Limia: Limia derived from the Latin ‘limus’ meaning mud, pertaining to the feeding habits of the fish
perugiae: named after Dr. Alberto Purugia
Evermann, B.W. and H.W. Clark. 1906:
New fishes from Santo Domingo. Proc. U. S. Natl. Mus., 30 (1478): 851-855.
Platypoecilus perugiae Evermann & Clark, 1906
Poecilia perugiae (Evermann & Clark, 1906)
Small stream in San Francisco Mts., Santo Domingo [Dominican Republic].
Southern slopes of Dominican Republic.
Found in shallow water which is generally heavily-vegetated. It can also be found in brackish conditions and even hyper-saline lakes in certain locations.
Males to 30 mm SL, females 50 mm SL.
The body shape and colour of is affected by the salinity of the water they are found in. The higher the salinity the smaller and less colourful the fish are. Body and head shape is also different with higher saline fish have a much more rounded head and a more streamlined body.
The Dorsal and caudal fins are pale yellow to orange depending on location, the edge of the fins is black along with some of the rays. The body colour is grey/brown colour which is offset by the way the scales catch the light and gives a metallic silver to blue sparkling effect. Stripes are visible of some males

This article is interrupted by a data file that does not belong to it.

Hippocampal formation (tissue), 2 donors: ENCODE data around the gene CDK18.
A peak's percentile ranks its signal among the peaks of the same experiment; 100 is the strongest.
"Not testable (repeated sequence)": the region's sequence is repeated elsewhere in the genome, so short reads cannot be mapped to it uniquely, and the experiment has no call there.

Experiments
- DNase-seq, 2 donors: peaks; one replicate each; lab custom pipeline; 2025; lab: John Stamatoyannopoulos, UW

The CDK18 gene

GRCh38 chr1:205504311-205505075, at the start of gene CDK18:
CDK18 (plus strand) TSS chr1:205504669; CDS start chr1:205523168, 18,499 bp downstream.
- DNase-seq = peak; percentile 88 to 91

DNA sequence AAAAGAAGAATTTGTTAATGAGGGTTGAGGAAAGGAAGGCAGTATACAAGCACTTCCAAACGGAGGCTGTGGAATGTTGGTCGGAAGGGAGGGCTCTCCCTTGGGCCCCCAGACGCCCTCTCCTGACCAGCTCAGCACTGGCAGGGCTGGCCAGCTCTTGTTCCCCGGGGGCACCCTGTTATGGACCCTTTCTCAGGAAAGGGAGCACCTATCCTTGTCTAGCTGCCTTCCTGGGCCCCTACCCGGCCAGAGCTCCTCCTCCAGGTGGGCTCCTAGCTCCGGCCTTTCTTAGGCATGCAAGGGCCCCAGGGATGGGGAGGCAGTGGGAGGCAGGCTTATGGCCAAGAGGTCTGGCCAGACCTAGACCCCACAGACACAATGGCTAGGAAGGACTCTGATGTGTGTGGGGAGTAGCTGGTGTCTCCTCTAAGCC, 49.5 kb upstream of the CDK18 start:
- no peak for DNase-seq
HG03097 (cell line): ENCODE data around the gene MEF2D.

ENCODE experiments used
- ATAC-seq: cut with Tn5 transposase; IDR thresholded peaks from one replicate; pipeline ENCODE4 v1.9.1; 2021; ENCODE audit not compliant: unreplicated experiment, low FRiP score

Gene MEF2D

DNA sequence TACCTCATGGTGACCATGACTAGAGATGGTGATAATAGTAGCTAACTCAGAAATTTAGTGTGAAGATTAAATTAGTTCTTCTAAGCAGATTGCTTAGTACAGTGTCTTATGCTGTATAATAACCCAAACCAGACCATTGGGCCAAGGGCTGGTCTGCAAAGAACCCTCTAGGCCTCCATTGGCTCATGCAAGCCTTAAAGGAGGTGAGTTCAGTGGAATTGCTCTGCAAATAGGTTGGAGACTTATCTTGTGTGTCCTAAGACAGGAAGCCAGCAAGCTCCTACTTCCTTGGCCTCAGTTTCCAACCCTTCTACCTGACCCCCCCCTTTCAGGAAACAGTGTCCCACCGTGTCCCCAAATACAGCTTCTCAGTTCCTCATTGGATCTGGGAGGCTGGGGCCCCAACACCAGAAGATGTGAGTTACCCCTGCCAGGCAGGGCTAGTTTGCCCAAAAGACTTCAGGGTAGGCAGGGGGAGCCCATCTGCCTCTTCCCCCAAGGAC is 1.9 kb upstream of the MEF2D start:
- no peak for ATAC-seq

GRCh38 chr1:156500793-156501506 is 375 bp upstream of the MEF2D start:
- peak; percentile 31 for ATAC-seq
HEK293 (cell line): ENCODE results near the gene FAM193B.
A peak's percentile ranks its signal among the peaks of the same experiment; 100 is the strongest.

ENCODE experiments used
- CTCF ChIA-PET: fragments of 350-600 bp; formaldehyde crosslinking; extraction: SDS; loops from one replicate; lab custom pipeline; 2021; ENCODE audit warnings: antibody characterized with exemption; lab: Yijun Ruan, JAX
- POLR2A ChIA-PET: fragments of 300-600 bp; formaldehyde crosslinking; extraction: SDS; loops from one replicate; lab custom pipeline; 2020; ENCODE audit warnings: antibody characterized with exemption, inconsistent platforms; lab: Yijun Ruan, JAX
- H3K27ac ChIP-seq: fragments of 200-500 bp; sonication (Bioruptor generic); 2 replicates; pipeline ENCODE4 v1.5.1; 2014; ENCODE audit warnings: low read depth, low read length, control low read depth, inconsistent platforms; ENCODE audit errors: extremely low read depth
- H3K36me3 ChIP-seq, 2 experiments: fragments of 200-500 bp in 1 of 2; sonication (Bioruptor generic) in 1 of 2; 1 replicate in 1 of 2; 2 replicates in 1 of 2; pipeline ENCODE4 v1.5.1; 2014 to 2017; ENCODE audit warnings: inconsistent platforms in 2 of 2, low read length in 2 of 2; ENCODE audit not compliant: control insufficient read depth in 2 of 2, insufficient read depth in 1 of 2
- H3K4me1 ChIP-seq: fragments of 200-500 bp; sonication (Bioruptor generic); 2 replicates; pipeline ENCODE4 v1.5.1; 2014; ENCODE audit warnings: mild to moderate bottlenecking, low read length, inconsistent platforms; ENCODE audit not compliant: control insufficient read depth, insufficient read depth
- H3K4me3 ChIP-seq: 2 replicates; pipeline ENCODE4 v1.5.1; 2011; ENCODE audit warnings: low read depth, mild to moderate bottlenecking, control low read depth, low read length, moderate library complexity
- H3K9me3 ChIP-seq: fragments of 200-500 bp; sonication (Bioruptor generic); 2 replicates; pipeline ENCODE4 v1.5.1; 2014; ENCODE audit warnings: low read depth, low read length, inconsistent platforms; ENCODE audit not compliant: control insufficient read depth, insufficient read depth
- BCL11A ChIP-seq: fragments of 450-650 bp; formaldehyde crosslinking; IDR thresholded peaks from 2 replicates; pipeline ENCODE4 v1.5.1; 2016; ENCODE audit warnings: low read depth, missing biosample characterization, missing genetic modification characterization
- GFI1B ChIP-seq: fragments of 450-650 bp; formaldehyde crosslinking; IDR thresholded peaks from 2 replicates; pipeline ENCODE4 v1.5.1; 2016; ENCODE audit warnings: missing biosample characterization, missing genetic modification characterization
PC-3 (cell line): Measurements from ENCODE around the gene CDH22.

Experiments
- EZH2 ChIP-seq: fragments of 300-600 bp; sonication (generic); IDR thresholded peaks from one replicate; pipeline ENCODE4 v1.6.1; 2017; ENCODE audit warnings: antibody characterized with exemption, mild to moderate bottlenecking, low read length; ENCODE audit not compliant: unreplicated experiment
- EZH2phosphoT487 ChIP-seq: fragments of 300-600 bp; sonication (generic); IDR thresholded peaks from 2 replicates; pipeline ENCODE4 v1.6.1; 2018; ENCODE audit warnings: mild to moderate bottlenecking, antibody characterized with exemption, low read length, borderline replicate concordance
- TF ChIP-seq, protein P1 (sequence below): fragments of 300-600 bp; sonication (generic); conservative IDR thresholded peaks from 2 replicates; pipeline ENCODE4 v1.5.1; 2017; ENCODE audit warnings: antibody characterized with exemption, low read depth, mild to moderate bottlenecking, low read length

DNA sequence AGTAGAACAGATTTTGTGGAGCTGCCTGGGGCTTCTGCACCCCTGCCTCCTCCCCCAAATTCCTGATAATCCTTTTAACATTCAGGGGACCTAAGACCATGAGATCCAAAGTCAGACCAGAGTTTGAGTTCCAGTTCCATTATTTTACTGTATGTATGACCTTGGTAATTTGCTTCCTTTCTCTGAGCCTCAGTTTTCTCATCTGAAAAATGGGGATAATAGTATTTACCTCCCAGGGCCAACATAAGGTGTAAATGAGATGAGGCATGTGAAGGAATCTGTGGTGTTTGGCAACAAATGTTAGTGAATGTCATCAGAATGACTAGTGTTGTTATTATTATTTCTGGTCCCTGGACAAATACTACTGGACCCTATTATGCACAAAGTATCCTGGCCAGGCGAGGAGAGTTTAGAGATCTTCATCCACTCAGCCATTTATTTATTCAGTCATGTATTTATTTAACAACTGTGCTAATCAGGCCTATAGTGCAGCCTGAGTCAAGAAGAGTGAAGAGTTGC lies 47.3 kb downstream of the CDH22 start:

The dorsal fin is without colour except for the black spot at the base at the back of the fin. The caudal fin is a very pale yellow/orange, all other fins are without colour. The body colour ranges from silver to pale yellow/brown with a white belly. A longitudinal zig-zag strip is also visible.
A peaceful and active fish. In the wild can usually be found in large shoals.
Limia perugiae is found in warm waters, therefore a temperature range of 72º to 80º is recommended.
A pH of over 7 is required, they will be happy in harder water. (Some populations actually live in salt lakes so some populations will tolerate brackish to seawater conditions and higher).
Not difficult, all limias are omnivores and will eat will take flake, granular food, live and frozen with equal enthusiasm.
Males are persistent in
chasing females, can be bred easily in the aquarium as long as there is plenty
of food and plant cover for the fry to hide in as adults will predate fry.
Gestation takes around 4 – 6 weeks and broods of up to 40 fry have been reported.
Moving the female to a well planted nursery tank will help ensure good fry numbers.
It is thought that water temperatures can affect sex ratios, with higher temperatures producing more females.
Note: The genus Limia and Poecilia can hybridise with each other so where possible keep the species apart.